From Orlando Bloom’s Instagram post about fixing the Morse Code spelling of his son’s name (Flynn) in his forearm tattoo:

••-••-••-•—•-• finally dot it right! How do you make a mistake like that?

From an article about the naming of lesbian and bisexual characters:

The nice thing about having an internal database of LGBTQ+ women and non-binary television characters is that you can get really, truly obsessive about various patterns in the data. Like, for example, what queer characters are often named.

[According to the article, some of the top names for queer female TV characters are Nicole/Nikki/Nico, Franky/Frankie, Alex, and Susan. “Some minor abundances: Debs, Deborahs and Debbies. Quite a few more-than-expected Ginas, Naomis and, most oddly, Ruby.” “We are, however, suspiciously low on Marys.”]

Speaking of Frankie…from an article about the popularity of the name Frankie in Australia:

Obviously, there’s a lot of love for Frankie right now. But the interesting thing is that Australian parents love Frankie a lot more than anyone else. Frankie has been among the top 50 girls’ names in Australia for the past couple of years, while not even making the top 100 in either the UK or the US.

From a video in which Emma Thompson talks about “posh” English slang [vid]:

“Pip pip” is “bye-bye.” […] Like, for instance, when I was born, yonks ago, on the BBC, on the world service, there would be the pip, pip, pip. So that’s the “pips.” And you say pip, pip. And I was known as “pip Emma” because I was born as the pips were sounding.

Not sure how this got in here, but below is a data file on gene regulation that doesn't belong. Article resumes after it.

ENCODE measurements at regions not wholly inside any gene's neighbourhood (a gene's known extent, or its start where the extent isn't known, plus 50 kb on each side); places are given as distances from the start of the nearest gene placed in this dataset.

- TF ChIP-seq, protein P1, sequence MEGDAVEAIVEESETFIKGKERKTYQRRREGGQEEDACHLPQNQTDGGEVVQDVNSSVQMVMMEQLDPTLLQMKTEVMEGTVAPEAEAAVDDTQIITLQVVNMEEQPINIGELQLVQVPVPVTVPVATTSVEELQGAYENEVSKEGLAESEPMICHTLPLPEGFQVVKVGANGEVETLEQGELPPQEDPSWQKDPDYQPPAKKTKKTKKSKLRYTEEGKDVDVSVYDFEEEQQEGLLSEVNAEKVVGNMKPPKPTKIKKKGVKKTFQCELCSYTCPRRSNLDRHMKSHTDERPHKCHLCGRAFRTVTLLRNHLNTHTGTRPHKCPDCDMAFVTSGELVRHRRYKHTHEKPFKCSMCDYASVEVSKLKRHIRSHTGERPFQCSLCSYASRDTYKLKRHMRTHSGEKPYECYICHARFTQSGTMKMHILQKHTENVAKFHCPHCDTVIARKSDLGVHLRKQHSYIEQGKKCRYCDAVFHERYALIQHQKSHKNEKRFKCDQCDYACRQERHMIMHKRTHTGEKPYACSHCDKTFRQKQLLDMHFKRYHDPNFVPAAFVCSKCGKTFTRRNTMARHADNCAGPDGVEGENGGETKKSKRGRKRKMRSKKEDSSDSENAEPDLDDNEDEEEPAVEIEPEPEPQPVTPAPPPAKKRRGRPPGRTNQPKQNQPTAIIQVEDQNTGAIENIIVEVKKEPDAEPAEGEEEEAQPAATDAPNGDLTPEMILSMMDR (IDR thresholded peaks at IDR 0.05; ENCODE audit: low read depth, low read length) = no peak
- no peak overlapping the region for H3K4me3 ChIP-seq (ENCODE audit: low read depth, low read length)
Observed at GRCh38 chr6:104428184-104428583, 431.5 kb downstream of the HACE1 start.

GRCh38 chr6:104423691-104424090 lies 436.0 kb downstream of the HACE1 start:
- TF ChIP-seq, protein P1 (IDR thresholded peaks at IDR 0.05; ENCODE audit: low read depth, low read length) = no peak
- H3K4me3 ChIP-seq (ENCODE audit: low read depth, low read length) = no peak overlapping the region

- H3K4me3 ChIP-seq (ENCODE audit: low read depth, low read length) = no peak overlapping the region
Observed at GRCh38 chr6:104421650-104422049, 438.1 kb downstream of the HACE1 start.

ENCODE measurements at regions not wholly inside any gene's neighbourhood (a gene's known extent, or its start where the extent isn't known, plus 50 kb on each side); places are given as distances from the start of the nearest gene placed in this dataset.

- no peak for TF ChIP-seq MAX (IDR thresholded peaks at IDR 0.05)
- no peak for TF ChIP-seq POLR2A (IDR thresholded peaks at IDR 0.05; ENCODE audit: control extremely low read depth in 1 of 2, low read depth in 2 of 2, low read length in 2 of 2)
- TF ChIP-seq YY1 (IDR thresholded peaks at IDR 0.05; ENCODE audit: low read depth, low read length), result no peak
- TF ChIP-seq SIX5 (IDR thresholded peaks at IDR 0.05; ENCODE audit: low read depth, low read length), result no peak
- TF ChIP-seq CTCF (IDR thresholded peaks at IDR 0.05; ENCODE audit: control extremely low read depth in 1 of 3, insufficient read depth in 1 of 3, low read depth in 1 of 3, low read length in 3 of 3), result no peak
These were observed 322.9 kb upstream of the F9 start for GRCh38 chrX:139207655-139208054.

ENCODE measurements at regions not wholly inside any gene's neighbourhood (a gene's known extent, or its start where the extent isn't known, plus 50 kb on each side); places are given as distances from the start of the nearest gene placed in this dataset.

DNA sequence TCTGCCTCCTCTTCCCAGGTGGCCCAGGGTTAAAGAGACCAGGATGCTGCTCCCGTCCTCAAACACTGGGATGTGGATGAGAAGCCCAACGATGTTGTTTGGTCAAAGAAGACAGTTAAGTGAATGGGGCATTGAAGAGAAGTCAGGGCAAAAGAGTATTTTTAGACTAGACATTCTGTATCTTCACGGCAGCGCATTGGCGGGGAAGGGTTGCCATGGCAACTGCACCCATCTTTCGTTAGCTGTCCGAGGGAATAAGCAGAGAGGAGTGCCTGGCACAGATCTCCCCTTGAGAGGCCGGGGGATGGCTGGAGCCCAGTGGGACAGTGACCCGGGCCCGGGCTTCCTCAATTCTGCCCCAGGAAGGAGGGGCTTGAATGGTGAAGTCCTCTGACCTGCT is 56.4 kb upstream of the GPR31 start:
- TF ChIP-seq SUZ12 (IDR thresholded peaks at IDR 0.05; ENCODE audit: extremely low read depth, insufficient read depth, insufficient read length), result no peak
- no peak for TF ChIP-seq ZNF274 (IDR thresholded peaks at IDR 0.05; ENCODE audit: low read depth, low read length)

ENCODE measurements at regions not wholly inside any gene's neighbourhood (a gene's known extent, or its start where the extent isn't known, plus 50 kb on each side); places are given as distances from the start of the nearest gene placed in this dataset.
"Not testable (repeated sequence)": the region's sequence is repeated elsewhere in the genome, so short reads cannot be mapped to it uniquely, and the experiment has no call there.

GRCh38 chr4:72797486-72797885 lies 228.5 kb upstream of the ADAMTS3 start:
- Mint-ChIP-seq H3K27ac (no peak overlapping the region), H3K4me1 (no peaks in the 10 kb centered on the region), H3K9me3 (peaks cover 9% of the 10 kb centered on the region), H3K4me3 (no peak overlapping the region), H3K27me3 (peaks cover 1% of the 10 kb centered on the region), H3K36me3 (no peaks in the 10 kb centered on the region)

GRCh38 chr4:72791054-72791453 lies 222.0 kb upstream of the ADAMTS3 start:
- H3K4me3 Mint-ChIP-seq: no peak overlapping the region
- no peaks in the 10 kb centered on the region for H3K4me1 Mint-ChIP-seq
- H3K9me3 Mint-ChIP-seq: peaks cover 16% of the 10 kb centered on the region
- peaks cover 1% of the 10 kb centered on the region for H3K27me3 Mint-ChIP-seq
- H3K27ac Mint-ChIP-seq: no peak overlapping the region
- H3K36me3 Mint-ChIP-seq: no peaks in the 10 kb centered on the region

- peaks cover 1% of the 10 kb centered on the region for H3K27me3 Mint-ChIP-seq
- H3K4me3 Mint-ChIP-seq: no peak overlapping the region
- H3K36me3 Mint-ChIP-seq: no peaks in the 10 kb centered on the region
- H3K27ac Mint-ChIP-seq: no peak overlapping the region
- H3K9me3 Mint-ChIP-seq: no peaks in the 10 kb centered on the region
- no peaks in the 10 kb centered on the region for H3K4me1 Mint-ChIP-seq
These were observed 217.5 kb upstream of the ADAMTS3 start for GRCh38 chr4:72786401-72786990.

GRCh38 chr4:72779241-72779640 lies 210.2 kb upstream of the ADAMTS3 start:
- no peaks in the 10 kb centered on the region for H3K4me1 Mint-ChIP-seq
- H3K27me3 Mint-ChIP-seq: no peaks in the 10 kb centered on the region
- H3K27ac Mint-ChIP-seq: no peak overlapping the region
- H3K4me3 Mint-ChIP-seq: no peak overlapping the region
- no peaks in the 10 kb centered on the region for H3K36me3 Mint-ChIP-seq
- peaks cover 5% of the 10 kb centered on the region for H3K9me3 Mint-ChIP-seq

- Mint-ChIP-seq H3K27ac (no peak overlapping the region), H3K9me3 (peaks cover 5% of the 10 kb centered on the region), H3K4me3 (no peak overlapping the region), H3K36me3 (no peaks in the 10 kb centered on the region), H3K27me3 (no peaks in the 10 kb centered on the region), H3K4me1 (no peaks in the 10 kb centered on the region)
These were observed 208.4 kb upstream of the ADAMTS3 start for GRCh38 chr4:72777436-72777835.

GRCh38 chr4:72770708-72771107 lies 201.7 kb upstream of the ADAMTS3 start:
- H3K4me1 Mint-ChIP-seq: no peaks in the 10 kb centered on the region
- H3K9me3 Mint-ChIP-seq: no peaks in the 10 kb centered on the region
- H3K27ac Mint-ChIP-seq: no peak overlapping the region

[The pips were used to mark the start of each hour. “Pip Emma” is also the way to say “p.m.” in RFC WWI signalese. I’m not sure if Emma Thompson was likewise born in the afternoon/evening, though.]

From an article about the bear on the California state flag:

[William Randolph] Hearst put the bear on display [in 1889] in Golden Gate Park and named him Monarch. At more than 1,200 pounds, Monarch was the largest bear ever held captive.

[…]

Taking a cue from the Sonoma revolt in 1846 [after which a flag featuring a bear was created to represent the captured region], the state again decided to make the California Grizzly the flag’s focal point. Only this time they wanted a bear that actually looked like a bear.

Illustrators used the recently deceased Monarch as the model for the bear on our state flag.

[Newspaper magnate Hearst took the name “Monarch” from the tagline of the San Francisco Examiner, the “Monarch of the Dailies.”]

For more name-related quotes, check out the name quotes category.